Curating the true potential of gaming and esports.
Something different for your inbox. No distractions, no bs. Told as it is, as an unfiltered, irrelevant beer talk with friends. Give it a go, it’s free.
Published: 31/Jul/2019 11:57 Updated: 13/Aug/2019 16:07by Richard Lewis
Update 8/13/2019 8:55 AM PST:
Blizzard replied to Dexerto’s request for comment on this article to clarify that the decks in question from vendors were not under consideration.
The Overwatch League office also clarified that while they do employ a range of marketing tactics to engage with their audience, they deny that they are using the Twitch bounty system for raids as described in this piece by Ryan Chaplo and other sources.
Blizzard further sent over these viewership statistics that show growth of the League year over year:
Original article follows.
Dexerto has evidence that Activision Blizzard has been looking to partner up with companies with access to streamers and influencers in a bid to boost Overwatch League viewership and live attendance.
Several ideas were discussed, including potentially working alongside Streamlabs and Stream Elements, companies which provide tools that streamers use to effectively monetize their live streams among other things.
The explanation provided for the partnership was that the Overwatch League has been “bleeding viewership” and Activision Blizzard wanted to focus on arresting that trend and finding ways to encourage people to attend live matches for the upcoming homestead season.
Streamers who were to be approached had to meet several criteria, with a preference for former Overwatch players who have an audience already interested in the game. Other stipulations were that the streamers and influencers had to be “brand safe” and preferably US based so that they are able to attend live matches. Part of the proposal was to combine ticket sales with live meet-ups with the streamer who promoted the team matches.
Also discussed was a special custom overlay for streamers in the program. They would be given a sports-style match ticket that would show live updates about Overwatch League matches while also promoting ticket sales for upcoming live events.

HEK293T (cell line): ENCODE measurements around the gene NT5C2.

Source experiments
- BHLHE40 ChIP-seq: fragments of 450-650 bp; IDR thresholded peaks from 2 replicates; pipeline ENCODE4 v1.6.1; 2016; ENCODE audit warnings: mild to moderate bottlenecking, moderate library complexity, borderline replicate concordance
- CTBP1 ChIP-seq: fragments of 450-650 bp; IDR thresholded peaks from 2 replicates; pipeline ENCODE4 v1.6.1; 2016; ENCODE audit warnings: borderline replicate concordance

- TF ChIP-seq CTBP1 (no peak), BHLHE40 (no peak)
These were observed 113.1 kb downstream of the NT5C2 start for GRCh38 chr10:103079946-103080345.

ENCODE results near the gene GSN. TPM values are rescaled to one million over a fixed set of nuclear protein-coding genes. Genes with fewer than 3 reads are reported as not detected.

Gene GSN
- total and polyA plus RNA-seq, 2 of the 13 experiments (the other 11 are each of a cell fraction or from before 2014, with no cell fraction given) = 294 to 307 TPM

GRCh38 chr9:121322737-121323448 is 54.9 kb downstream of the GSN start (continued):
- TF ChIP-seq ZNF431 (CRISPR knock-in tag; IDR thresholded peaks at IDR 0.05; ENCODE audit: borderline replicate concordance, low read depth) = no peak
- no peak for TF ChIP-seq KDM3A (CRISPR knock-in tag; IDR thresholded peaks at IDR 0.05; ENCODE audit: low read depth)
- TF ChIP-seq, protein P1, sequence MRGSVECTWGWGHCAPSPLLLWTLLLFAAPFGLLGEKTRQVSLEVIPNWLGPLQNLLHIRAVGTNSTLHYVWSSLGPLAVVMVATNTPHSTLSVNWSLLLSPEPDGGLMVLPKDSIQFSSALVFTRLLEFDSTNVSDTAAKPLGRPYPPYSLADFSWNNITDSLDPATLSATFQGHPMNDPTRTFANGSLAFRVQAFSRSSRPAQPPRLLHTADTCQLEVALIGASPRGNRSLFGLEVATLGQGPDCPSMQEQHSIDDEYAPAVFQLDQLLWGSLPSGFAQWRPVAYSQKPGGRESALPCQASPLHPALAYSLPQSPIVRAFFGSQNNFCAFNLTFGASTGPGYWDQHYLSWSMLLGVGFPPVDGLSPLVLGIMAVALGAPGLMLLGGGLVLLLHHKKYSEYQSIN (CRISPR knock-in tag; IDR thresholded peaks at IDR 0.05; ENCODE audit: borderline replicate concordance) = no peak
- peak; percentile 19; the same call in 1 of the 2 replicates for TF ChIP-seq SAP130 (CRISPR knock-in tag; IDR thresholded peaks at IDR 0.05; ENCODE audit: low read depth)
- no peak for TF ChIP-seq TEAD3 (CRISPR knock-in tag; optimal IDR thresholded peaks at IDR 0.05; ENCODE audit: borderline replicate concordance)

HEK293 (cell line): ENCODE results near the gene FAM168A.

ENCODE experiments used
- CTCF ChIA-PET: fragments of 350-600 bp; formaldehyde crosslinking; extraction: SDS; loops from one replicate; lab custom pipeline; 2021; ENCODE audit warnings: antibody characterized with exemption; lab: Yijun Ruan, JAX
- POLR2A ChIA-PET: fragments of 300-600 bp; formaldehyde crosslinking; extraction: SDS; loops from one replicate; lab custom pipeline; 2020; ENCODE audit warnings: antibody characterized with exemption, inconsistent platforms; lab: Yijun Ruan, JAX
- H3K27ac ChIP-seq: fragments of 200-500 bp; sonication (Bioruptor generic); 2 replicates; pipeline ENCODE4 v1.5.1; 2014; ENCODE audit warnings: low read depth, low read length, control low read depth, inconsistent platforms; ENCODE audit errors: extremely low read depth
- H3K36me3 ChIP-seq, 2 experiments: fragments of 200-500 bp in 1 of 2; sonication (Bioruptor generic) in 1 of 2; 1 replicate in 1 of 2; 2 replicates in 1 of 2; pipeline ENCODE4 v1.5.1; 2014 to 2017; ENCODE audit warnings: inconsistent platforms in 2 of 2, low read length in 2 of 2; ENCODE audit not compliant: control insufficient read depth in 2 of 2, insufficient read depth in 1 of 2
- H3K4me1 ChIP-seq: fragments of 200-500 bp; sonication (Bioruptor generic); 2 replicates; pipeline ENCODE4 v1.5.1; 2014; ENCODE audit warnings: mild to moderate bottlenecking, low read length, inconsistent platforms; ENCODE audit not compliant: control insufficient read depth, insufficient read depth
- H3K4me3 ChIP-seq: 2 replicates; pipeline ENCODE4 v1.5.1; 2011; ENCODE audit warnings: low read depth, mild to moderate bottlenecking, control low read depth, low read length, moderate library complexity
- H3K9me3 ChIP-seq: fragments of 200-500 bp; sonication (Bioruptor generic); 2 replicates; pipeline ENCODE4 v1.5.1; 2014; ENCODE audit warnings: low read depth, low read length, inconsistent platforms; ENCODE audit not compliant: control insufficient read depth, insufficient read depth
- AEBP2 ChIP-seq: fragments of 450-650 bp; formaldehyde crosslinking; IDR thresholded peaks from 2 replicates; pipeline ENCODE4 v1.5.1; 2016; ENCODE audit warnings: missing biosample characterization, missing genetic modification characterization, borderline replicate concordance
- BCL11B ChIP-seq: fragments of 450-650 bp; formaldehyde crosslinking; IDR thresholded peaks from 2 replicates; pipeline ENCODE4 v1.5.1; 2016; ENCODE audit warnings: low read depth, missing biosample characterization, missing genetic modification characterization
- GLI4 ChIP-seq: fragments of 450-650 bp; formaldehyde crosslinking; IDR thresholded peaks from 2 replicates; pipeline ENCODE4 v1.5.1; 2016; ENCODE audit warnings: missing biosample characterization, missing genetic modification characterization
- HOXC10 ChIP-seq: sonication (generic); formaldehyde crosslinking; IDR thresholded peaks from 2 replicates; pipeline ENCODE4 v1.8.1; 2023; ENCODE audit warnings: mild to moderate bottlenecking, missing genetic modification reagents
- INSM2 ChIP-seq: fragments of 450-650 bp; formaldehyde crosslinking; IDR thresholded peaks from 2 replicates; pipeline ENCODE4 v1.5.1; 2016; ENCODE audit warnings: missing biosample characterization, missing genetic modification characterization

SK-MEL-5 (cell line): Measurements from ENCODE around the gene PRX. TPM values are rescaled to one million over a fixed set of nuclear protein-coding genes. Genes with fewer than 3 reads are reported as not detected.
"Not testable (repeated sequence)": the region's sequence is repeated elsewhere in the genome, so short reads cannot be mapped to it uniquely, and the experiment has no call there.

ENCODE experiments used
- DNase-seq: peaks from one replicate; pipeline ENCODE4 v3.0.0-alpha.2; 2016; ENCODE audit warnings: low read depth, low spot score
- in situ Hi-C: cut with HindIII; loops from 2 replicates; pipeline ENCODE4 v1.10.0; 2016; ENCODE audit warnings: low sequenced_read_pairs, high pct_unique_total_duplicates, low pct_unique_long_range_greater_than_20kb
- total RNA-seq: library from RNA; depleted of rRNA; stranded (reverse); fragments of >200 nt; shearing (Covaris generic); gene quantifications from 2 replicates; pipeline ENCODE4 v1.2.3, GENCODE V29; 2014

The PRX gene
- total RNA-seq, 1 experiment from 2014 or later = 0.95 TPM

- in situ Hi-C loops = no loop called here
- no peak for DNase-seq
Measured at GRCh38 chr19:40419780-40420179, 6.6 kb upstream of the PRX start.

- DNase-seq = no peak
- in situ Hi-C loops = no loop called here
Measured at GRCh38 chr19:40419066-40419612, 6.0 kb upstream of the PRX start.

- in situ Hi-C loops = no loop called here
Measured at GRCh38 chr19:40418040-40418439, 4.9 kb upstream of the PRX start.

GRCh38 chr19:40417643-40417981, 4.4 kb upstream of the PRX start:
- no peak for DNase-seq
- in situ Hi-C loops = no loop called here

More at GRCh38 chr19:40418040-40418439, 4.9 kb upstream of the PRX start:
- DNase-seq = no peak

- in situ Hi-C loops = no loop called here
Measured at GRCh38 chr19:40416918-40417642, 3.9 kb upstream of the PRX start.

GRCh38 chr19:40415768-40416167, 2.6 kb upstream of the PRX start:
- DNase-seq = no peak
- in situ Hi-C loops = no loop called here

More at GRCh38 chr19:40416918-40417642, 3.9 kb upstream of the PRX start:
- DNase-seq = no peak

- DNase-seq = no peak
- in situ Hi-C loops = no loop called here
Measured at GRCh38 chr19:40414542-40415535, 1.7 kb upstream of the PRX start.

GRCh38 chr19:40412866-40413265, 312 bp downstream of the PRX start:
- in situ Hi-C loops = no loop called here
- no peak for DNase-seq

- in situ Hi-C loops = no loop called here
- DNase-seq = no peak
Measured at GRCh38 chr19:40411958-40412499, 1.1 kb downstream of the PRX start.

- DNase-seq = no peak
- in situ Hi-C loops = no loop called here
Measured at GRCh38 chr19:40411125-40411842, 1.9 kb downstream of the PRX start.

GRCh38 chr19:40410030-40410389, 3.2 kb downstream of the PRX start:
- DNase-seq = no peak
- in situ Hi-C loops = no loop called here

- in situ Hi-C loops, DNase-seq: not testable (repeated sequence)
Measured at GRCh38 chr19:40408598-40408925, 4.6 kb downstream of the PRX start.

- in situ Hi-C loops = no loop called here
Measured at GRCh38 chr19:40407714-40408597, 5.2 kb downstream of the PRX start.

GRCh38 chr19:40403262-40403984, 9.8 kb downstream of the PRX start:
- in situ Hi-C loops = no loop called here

The revelations about this proposal also align with Blizzard having hired an ‘Influencer Specialist’ for the Overwatch League in June.
Currently it’s not clear when this campaign will start, if at all, as streamers are still awaiting approval from their partners. However it is indicative of Activision Blizzard acknowledging that there is some uncertainty surrounding the prospects of the Overwatch League and its growth.
This becoming public knowledge has also seemingly coincided with Blizzard looking to use Twitch’s bounty system, a new, currently limited function, where selected streamers can earn additional revenue by driving targeted advertising at their audience. This would lead to viewership being artificially boosted during league matches.
A clip from popular Team Liquid Fortnite player Ryan ‘Chap’ Chaplo, who has nearly one million Twitch followers, shows him speaking openly about the posting on the Twitch bounty board. In the clip he explains that those who agree are given money in exchange for “raiding” the Overwatch stream. Raiding is a mechanic where you essentially transfer your viewers to another channel to combine audiences.
“At the end of your stream you must raid the Overwatch channel while Overwatch is live,” he said. “That means you must end your stream during one of the following windows.” Chaplo was then less than complimentary about the prospect of participating in the campaign.
However, one streamer that did do this was Rajj Patel, the host of popular collaborative podcast Rajj Royale and mock influencer dating show The Rajjchelor. Following the latest episode of Rajj Royale, he took the bounty and raided the Overwatch stream. It is worth noting that while the Rajj Royale podcast is one of the most watched on the Twitch platform it has very little to do with esports.
It was a raid. You have to leave manually.
— Rajj (@RajjOfficial) July 28, 2019
These strategies to bolster viewership come amid reports that the overall number of viewers has continued to steadily decline since the league’s inception. The Esports Observer, a publication primarily concerned with the business side of esports, reported on June 11 that the viewership for the league had “continued to slide”, while observing that number of hours viewed had slightly increased. By the end of the month, on June 25, they published a piece that noted that viewership was still continuing to decline but the total hours viewed increasing was now an observable trend. One explanation offered for this was that re-runs have been attracting significant viewership due to confusion about whether or not a re-run will generate in-game tokens for viewers.
It is not surprising that Blizzard are currently exploring options to give viewership and live attendance al shot in the arm. Next season’s homestand format, where teams will have selected live games at their “home” stadiums as opposed to all matches being played from Blizzard’s Burbank studio, will determine how sustainable the league is likely to be.
Recent announcements about the season saw a drastic reduction in the number of events to be hosted by each franchise, down to just two being mandatory, with as many as five for the organisations that feel they can meet that target.